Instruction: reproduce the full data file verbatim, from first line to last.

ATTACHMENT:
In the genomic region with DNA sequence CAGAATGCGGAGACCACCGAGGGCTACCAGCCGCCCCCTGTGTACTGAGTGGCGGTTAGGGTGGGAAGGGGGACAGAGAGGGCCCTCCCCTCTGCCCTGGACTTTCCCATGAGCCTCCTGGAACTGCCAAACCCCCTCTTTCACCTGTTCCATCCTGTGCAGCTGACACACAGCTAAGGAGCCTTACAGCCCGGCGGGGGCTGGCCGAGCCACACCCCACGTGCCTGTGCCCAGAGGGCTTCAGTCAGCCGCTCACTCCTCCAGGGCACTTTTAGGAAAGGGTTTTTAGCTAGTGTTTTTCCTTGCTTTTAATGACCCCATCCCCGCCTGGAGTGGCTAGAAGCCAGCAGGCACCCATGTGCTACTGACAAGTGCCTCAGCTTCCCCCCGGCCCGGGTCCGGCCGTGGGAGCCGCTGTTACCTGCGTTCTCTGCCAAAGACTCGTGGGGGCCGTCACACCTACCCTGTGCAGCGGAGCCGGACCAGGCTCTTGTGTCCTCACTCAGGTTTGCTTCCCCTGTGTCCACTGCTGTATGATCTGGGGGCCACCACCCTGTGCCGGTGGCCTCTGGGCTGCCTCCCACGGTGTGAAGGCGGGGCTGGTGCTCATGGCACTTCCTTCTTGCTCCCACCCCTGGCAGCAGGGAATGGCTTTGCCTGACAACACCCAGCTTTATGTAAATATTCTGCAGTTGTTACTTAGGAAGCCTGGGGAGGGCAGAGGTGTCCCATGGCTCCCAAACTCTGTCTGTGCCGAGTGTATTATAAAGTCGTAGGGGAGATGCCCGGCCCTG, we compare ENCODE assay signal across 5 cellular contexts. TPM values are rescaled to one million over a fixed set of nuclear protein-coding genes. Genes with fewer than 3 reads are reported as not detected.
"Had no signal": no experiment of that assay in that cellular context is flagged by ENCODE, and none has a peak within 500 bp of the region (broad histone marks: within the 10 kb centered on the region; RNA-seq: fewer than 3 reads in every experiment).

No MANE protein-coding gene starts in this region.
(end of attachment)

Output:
In the genomic region with DNA sequence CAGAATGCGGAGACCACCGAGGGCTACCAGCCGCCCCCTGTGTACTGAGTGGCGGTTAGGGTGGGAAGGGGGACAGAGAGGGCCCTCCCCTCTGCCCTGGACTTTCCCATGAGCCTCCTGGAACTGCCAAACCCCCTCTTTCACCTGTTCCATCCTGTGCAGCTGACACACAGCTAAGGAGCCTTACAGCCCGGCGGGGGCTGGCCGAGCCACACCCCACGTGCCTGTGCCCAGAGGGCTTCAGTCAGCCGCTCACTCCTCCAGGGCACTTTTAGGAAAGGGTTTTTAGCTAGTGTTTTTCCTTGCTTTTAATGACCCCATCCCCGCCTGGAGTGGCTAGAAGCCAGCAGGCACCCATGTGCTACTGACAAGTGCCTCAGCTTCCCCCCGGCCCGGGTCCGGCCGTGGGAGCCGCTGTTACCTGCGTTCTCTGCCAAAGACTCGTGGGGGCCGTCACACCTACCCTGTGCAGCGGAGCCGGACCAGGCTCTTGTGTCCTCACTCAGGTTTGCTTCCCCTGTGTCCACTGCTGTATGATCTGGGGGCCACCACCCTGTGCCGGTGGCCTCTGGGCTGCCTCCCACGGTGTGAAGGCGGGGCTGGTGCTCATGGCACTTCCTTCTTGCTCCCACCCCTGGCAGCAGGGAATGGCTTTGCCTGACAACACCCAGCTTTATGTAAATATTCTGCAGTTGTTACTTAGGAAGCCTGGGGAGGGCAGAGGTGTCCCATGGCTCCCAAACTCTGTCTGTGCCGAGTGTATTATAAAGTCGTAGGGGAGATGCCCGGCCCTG, we compare ENCODE assay signal across 5 cellular contexts. TPM values are rescaled to one million over a fixed set of nuclear protein-coding genes. Genes with fewer than 3 reads are reported as not detected.
"Had no signal": no experiment of that assay in that cellular context is flagged by ENCODE, and none has a peak within 500 bp of the region (broad histone marks: within the 10 kb centered on the region; RNA-seq: fewer than 3 reads in every experiment).

No MANE protein-coding gene starts in this region.